Here are my notes on the wines I tasted…
 
2016 Early Mountain Vineyards Rosé - Virginia, Central Virginia, Madison County
$24
Pale strawberry color. Bright and brisk aromas of white and red flowers, white cherries, strawberries, some green herbs and perfume. Crisp and zesty on the palate with fresh strawberries and tart white cherry notes, a white tea, green herb and baby’s breath notes. A refreshing salinity and minerality. Lots going on here but so lip-smackingly delicious, too.  60% Merlot, 25% Syrah, 10% Cabernet Franc and 5% Malbec, alcohol 12.2%, whole-cluster pressed, stainless steel fermented. (89 points)
 
2016 King Family Vineyards Crosé - Virginia, Central Virginia, Monticello
$20
Rich watermelon color. Nose shows juicy peaches, nectarines and tart white cherries with white pepper, nettle and hyacinth. Bright and zesty palate, very perfumed (white flowers, perfume shop, a mass of honeysuckle, spiced floral tea), and some bright white cherry and watermelon rind fruit. Complex, generous texture, exciting yet straightforward and lively. 85% Merlot with some Cabernet Franc and Petit Verdot. (87 points)
 
$18
Color like watermelon Jolly ranchers. Nose of red apple, strawberry jam, rose petals, a note of cut flower stems. Medium-bodied with a fleshy texture and crisp, lip-smacking acid. This is a vibrant and crunchy dry wine with strawberries, juicy cherries and red apples, notes of honey, flowers, chalk dust, minerals and cheese rind. Wow, I am really surprised at how much I like this wine. Intensely fresh but also rich in fruit and flavor, very gluggable but showing solid complexity. All Chambourcin rose from a vineyard planted specifically for rosé. (89 points)
 
2016 Breaux Vineyards Rosé - Virginia, Northern Virginia, Loudoun County
$24
Pale watermelon color. Nose of McIntosh apple, sour cherry, raspberry leaf and bell pepper. A creamy, smooth, mouth-filling texture but dry and still very fresh. Red apple, strawberry, juicy fruit mixes with honeyed white tea, almond, white pepper, some Southern sweet tea (although tastes dry). Fun stuff. I like the combination of richness and spiciness in this wine. 38% Cabernet Franc, 25% Merlot, 21% Cabernet Sauvignon, 9% Malbec and 7% Petit Verdot. (87 points)
 
2016 Breaux Vineyards Cellar Selection Nebbiolo Rosé - Virginia, Northern Virginia, Loudoun County
$26
Medium copper color. Tons of white pepper and wild green herb aromas, lavender and roses on top of tart white cherry and strawberry fruit. Palate is 14.1% so there’s a creamy and even waxy texture but the acidity is lovely and supports white cherry, tart red plum and apple. Lots of white pepper and wild herbs and flowers, this is surprisingly complex, rich but vibrant, so delicious. All estate-grown Nebbiolo fermented in neutral oak and stainless steel. (90 points)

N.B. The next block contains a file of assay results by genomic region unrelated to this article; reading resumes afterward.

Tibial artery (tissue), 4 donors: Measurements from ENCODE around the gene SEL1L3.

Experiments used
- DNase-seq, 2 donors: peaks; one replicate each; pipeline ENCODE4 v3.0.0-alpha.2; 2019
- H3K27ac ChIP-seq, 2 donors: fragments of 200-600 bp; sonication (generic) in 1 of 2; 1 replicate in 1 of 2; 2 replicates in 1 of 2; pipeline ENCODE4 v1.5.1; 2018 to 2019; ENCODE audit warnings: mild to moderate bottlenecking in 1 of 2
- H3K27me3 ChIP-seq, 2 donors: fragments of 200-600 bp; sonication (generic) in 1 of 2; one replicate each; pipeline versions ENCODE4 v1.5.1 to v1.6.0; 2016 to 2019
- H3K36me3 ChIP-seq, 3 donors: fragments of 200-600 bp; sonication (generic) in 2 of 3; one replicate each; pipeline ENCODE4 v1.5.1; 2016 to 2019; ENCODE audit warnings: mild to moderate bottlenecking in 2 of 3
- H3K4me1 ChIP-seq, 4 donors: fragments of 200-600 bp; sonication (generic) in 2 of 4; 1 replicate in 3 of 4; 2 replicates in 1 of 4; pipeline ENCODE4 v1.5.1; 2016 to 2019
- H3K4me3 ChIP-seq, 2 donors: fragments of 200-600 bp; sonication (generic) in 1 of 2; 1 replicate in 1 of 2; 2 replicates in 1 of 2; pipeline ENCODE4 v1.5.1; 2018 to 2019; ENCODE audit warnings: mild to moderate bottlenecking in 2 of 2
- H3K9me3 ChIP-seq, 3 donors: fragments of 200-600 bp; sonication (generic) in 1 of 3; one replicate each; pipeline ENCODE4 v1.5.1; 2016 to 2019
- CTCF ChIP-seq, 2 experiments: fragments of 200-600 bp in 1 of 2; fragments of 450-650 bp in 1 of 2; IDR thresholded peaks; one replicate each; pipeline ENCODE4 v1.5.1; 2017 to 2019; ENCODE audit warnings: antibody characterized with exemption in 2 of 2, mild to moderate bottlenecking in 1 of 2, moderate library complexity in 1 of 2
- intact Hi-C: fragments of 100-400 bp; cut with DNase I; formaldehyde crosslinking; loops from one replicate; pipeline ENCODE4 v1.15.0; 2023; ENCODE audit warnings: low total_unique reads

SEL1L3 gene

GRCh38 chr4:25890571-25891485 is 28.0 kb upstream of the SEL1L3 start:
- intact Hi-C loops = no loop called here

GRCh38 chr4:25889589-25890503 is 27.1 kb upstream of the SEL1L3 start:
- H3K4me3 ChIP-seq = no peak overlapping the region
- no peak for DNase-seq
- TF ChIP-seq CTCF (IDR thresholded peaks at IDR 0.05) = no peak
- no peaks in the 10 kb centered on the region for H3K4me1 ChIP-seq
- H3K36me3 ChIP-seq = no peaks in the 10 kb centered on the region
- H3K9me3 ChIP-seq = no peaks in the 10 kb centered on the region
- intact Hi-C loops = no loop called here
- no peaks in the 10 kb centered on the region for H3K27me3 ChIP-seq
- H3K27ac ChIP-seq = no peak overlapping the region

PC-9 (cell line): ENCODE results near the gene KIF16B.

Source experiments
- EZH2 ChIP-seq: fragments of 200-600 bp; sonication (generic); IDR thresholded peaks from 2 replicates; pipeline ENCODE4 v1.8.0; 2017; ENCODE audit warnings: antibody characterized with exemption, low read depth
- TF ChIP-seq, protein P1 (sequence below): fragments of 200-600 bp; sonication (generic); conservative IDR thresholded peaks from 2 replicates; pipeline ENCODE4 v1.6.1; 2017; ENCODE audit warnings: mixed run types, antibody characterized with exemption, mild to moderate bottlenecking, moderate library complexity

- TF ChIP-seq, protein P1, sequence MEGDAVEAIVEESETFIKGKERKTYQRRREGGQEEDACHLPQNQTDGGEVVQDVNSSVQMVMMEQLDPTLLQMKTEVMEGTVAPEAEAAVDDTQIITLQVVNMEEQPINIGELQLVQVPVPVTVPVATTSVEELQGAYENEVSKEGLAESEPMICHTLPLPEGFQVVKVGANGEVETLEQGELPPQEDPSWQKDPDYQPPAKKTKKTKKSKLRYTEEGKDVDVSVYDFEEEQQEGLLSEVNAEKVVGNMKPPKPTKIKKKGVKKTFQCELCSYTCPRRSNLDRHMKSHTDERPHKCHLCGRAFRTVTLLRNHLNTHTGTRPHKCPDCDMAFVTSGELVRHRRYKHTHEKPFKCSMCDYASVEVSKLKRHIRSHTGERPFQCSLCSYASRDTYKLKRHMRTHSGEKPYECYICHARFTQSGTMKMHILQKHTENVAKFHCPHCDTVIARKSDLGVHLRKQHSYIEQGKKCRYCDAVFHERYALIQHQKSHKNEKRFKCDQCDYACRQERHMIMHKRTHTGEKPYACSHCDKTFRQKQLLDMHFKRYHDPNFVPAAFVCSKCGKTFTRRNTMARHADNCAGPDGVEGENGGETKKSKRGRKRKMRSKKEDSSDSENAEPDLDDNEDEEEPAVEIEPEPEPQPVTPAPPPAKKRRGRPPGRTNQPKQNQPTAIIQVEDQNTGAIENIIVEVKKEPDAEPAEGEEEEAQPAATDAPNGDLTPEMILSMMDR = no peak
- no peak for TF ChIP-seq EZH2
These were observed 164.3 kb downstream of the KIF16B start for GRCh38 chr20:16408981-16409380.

2014 Hillsborough Vineyards Serefina - Virginia, Northern Virginia
$26
Strawberry jam color. Smells like strawberry jam, Swedish fish candies, watermelon and rose petals. Medium+ bodied with brisk acidity. Flavors of sweet red apple, grapefruit pith, strawberry jam mixes with notes of rosewater, oregano, bitter seaweed and saline. Strange but fun. This is such an odd wine but oddly sort of attractive. Made with 90% Petit Manseng fermented in stainless steel, with 10% Tannat fermented on its skins in old French oak and blended in. (83 points)
 
2015 Hillsborough Vineyards Serefina - Virginia, Northern Virginia
$26
Dark cherry juice colored. A cider and orange wine-like aspect of wild yeast, candied orange peel. Medium-bodied and crisp with a spritz and a delightfully tangy bite. This is much better than the 2014, it shows more fruit and less austerity and oddities. Lots of cherries and blood orange with a tangy herbal and white pepper element – a sour beer/orange wine aspect to this wine, but it’s also neither of those things. Still perplexing, just a lot more accessible and approachable (and more delicious) than the 2014. Mostly Petit Manseng with some red wine (made from Tannat) blended in. (87 points)

Wednesday, April 12, 2017

Lodi Rules: Sustainable Certified, Straight-Up Delicious Wines

I’ve praised Lodi in the past for being “a big tent freak show of awesomeness” because there are so many different and obscure varieties, gnarly old vines and a real spirit of experimentation among Lodi winemakers. This historic region located near Sacramento was long a producer of bulk wines, mostly Zinfandel. But that’s an old story. The new Lodi is a thrilling place for the wine-lover to explore.

Lodi has gotten lots of attention lately (including Wine Enthusiast’s Region of the Year in 2015), and I think a lot of this stems from the efforts of the the Lodi Winegrape Commission, the region’s trade group. Representing more than 750 growers, this group has been preaching the gospel of Lodi wine for about a quarter century, but they’ve really stepped it up in recent years.

Lodi boasts varied soils that can help dozens of grape varieties flourish, a Mediterranean-like climate with wide diurnal temperature swings, and a host of experienced growers and winemakers who take the grapes seriously. For consumers, this means a wide array of styles, blends, varietal wines, and a lot of them are less expensive than wines of comparable quality from other California regions.

Old vines are treasures, and Lodi has plenty of these vineyard gems, but their existence isn’t guaranteed. Growers face financial and development pressure to rip out old vines, or replant with new and more productive vines. Also, gnarly old vines require more labor-intensive hand harvesting. It’s more expense for less wine, but the finished wines can be fabulous.